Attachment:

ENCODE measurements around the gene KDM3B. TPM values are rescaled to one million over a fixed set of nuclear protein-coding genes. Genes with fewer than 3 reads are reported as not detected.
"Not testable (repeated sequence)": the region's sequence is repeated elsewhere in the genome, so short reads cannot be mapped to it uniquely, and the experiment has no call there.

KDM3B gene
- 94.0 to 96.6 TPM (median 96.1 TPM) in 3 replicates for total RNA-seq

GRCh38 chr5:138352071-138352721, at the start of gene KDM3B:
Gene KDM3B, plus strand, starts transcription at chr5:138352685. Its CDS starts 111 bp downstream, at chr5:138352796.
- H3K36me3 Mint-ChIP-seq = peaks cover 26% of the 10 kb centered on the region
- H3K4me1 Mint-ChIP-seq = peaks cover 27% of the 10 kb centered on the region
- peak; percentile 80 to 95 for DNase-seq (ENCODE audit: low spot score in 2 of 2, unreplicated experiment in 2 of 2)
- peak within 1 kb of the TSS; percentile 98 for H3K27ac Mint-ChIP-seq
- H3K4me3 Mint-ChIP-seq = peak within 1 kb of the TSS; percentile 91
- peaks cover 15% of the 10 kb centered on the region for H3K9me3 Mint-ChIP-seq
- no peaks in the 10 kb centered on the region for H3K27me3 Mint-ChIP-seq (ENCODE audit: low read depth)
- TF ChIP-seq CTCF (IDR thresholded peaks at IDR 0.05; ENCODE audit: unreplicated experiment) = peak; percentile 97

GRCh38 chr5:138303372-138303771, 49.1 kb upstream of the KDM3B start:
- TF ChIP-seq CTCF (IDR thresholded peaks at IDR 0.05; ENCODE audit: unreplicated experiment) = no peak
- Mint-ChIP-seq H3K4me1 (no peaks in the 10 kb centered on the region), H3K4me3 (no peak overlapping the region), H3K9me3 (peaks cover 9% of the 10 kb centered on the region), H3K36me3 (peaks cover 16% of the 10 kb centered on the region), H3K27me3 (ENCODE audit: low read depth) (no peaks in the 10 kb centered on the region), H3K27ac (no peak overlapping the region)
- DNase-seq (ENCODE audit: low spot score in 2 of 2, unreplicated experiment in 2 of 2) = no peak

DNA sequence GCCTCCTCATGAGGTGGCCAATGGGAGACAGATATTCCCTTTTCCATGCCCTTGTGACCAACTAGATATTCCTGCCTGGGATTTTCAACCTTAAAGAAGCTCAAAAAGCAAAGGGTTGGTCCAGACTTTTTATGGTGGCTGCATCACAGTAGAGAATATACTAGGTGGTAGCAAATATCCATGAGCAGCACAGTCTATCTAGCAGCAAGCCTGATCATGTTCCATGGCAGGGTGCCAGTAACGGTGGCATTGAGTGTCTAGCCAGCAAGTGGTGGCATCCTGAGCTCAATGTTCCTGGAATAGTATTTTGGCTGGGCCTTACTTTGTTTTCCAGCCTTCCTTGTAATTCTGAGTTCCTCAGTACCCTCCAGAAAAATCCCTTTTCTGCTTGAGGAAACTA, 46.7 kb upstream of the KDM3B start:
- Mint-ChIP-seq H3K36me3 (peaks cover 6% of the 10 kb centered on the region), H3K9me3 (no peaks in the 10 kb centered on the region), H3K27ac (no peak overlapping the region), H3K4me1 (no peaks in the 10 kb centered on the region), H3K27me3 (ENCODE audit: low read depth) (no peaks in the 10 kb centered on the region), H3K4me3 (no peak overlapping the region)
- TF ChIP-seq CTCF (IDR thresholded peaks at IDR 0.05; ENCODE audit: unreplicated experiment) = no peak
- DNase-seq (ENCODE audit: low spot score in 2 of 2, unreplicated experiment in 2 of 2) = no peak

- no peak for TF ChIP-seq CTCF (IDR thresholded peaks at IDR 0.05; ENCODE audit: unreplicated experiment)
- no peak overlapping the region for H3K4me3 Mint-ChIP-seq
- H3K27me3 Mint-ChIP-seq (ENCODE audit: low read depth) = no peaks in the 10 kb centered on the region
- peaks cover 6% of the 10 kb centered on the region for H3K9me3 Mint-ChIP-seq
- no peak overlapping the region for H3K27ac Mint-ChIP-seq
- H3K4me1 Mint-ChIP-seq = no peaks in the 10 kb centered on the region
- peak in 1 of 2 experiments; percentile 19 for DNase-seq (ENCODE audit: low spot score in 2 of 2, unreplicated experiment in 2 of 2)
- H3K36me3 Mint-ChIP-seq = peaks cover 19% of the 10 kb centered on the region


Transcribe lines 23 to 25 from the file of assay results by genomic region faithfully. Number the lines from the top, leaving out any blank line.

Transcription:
- no peak for TF ChIP-seq CTCF (IDR thresholded peaks at IDR 0.05; ENCODE audit: unreplicated experiment)
- no peak overlapping the region for H3K4me3 Mint-ChIP-seq
- H3K27me3 Mint-ChIP-seq (ENCODE audit: low read depth) = no peaks in the 10 kb centered on the region